Adjusting to Market Demands
Although the construction company could easily rest on its laurels with the jobs that continuously come from its most prestigious clients, Paul Natoli knows better than to do just that. “We don’t put all our eggs in one basket,” he says. One of the main reasons the firm has stayed in business this long is that it strategically focuses on what is in demand. “In the ‘70s, we were small with small projects, like municipal buildings,” he recalls. “The ‘80s were a booming time; there was a big demand for office space. We did a lot for private customers. Hotels started to get popular. The Sheraton Parsippany Hotel was a large project at the time, and it put us at a new level and size. In the ‘90s, construction of hotel and office space declined and hospital care grew. In 2000, healthcare construction slowed down and school construction became popular. We built public and private schools. Now, we have a lot of institutional work and lab centers. The pinnacle of our success to some degree is our ability to change and adapt to the markets as the markets change.”
As Natoli has navigated through its many projects over the years, one thing that has remained constant is its workforce. With little employee turnover, Natoli manages his core group to work as a team without overextending them with clients. While some companies in this industry hire – and fire – as needed on a project basis, Natoli prefers to keep his staff consistent, affirming that this consistency to his clients and staff is an important driving force in the company’s long-term growth. “Our model might restrict us a little bit in size, but in the end, we feel it is most contributory to our success,” he says.
There are plenty of opportunities for employees to move up within the company. Many workers who have been there for years started as entry-level tradesmen and are now managers. Founder Joseph Natoli started in the industry as a bricklayer, then became a foreman, a project supervisor and a manager before opening his own business in 1975. Having accomplished the American Dream, he fervently supported his employees to climb the ranks. Years later, his son shares the same values. Paul Natoli took the college path, graduating from Purdue University, but also started at an entry-level position before working his way through various levels and ultimately taking over the company.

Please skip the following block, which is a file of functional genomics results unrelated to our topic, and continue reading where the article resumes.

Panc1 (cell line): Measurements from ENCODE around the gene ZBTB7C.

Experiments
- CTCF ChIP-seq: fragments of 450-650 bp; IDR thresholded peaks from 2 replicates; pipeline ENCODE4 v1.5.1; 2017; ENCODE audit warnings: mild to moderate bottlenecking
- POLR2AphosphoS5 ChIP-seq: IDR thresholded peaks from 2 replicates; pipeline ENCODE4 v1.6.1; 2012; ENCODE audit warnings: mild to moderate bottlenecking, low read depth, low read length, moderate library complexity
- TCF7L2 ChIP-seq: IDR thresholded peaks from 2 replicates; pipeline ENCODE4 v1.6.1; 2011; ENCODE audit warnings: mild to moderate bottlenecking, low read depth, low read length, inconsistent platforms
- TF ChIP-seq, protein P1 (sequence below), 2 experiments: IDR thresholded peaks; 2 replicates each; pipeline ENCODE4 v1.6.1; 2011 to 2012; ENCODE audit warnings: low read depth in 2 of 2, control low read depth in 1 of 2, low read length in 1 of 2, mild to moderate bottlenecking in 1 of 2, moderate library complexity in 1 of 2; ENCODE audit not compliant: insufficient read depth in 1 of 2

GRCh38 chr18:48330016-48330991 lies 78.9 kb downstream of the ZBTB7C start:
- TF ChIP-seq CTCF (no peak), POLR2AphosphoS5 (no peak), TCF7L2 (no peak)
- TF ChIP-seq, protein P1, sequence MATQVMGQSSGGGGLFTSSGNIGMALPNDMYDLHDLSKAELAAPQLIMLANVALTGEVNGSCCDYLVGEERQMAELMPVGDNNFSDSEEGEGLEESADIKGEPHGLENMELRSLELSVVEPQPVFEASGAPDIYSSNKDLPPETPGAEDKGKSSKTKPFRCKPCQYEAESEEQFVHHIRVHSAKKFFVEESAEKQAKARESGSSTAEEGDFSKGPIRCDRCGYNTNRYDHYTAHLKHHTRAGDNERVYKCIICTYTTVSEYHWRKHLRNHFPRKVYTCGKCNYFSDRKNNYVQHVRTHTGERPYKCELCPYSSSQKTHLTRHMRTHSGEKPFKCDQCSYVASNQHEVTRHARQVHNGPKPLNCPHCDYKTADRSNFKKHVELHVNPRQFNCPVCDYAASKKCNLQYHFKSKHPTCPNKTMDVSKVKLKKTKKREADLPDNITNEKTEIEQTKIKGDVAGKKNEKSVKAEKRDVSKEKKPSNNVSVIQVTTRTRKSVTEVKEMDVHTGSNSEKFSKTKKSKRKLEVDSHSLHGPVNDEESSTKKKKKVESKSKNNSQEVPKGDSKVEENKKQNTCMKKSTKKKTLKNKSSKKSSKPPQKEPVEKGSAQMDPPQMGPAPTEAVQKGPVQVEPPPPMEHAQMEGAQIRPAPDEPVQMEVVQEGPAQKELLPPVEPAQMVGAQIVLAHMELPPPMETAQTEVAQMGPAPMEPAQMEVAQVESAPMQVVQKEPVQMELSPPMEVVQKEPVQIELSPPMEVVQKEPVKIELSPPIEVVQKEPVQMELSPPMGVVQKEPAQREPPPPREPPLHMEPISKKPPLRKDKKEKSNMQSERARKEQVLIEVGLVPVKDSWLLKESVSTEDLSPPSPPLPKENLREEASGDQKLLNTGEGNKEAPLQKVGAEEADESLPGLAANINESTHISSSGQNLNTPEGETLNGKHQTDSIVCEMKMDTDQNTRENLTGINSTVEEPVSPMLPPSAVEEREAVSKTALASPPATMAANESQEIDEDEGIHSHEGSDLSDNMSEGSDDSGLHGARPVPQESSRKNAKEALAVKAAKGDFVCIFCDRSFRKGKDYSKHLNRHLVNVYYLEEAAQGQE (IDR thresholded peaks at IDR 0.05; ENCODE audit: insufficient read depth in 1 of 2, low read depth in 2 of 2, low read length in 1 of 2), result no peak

As an owner, nothing makes Natoli happier than to see his employees advance. Promoting from within is one of the main reasons the company has held on to many of its workers for years. The company’s safety compliance officer, who wears a dual hat as a project manager, began with the firm as a carpenter and was later promoted to a superintendent. After furthering his education, he was raised to his current position. Additionally, in partnership with its contractors’ association, the firm takes in summer interns from various local colleges, including the New Jersey Institute of Technology. Some of the current office members came from this program.
Outlasting the competition
In other industries, it’s not uncommon to find a company celebrating a 40th or even 50th anniversary, but the construction business is so challenging that only a handful of firms constructing projects of similar size to Natoli’s are able to remain in business as long. It is especially unusual to find a construction company with the original owner’s name still on it decades later. “It’s rare because you continuously hear about construction companies going bankrupt,” Natoli says. “We work in such a fiercely competitive market that there’s no room for error.”
The firm’s competitors average four to five years in business, which doesn’t sound intimidating, but surprisingly, Natoli believes it can be a bit of a disadvantage to be in business as long as he has. “Sometimes, ignorance is bliss,” he says. “When you have nothing to lose, it’s an easy business to be in. When you start to accumulate a reputation and financial strength, it’s more trying to remain competitive. The amount of risk we take versus the reward is sometimes difficult to swallow, especially as you become an established company.”
To make sure his company stays in business for the long term, Paul Natoli mirrors his father’s work ethic: work hard, be persistent, stay involved, be hands-on, and most importantly, conduct yourself with honor and integrity. Clients know if they have an issue they can speak directly to the owner. He is well aware of the happenings on each project, and prides himself on making quick decisions for an organization that he says has no layers of bureaucracy. “Clients value that,” Natoli relates. “They want to deal with a decision-maker. I have a personal responsibility to a job well done.”